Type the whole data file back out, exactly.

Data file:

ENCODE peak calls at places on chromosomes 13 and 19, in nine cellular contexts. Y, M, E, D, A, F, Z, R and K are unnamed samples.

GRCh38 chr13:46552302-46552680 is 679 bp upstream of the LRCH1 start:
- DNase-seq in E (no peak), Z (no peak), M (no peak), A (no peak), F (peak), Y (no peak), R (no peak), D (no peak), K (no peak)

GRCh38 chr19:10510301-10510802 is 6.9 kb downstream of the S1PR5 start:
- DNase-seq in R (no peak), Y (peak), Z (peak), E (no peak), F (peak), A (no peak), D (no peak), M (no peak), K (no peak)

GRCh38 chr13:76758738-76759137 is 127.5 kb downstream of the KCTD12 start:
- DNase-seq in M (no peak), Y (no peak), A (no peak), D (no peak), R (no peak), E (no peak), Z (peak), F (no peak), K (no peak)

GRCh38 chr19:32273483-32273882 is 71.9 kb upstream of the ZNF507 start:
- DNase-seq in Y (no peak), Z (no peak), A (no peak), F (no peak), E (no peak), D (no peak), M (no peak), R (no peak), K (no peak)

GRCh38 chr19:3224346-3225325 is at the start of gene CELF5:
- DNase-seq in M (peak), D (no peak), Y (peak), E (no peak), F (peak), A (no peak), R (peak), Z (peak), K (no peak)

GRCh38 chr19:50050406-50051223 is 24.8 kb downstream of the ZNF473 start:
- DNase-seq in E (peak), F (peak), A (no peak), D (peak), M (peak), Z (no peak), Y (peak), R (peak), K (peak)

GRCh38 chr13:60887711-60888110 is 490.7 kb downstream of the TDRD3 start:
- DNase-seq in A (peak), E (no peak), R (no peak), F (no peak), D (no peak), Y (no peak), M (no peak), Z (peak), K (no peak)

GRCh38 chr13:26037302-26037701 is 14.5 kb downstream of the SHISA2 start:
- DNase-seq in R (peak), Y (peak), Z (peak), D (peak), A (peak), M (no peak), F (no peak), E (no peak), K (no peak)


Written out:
ENCODE peak calls at places on chromosomes 13 and 19, in nine cellular contexts. Y, M, E, D, A, F, Z, R and K are unnamed samples.

GRCh38 chr13:46552302-46552680 is 679 bp upstream of the LRCH1 start:
- DNase-seq in E (no peak), Z (no peak), M (no peak), A (no peak), F (peak), Y (no peak), R (no peak), D (no peak), K (no peak)

GRCh38 chr19:10510301-10510802 is 6.9 kb downstream of the S1PR5 start:
- DNase-seq in R (no peak), Y (peak), Z (peak), E (no peak), F (peak), A (no peak), D (no peak), M (no peak), K (no peak)

GRCh38 chr13:76758738-76759137 is 127.5 kb downstream of the KCTD12 start:
- DNase-seq in M (no peak), Y (no peak), A (no peak), D (no peak), R (no peak), E (no peak), Z (peak), F (no peak), K (no peak)

GRCh38 chr19:32273483-32273882 is 71.9 kb upstream of the ZNF507 start:
- DNase-seq in Y (no peak), Z (no peak), A (no peak), F (no peak), E (no peak), D (no peak), M (no peak), R (no peak), K (no peak)

GRCh38 chr19:3224346-3225325 is at the start of gene CELF5:
- DNase-seq in M (peak), D (no peak), Y (peak), E (no peak), F (peak), A (no peak), R (peak), Z (peak), K (no peak)

GRCh38 chr19:50050406-50051223 is 24.8 kb downstream of the ZNF473 start:
- DNase-seq in E (peak), F (peak), A (no peak), D (peak), M (peak), Z (no peak), Y (peak), R (peak), K (peak)

GRCh38 chr13:60887711-60888110 is 490.7 kb downstream of the TDRD3 start:
- DNase-seq in A (peak), E (no peak), R (no peak), F (no peak), D (no peak), Y (no peak), M (no peak), Z (peak), K (no peak)

GRCh38 chr13:26037302-26037701 is 14.5 kb downstream of the SHISA2 start:
- DNase-seq in R (peak), Y (peak), Z (peak), D (peak), A (peak), M (no peak), F (no peak), E (no peak), K (no peak)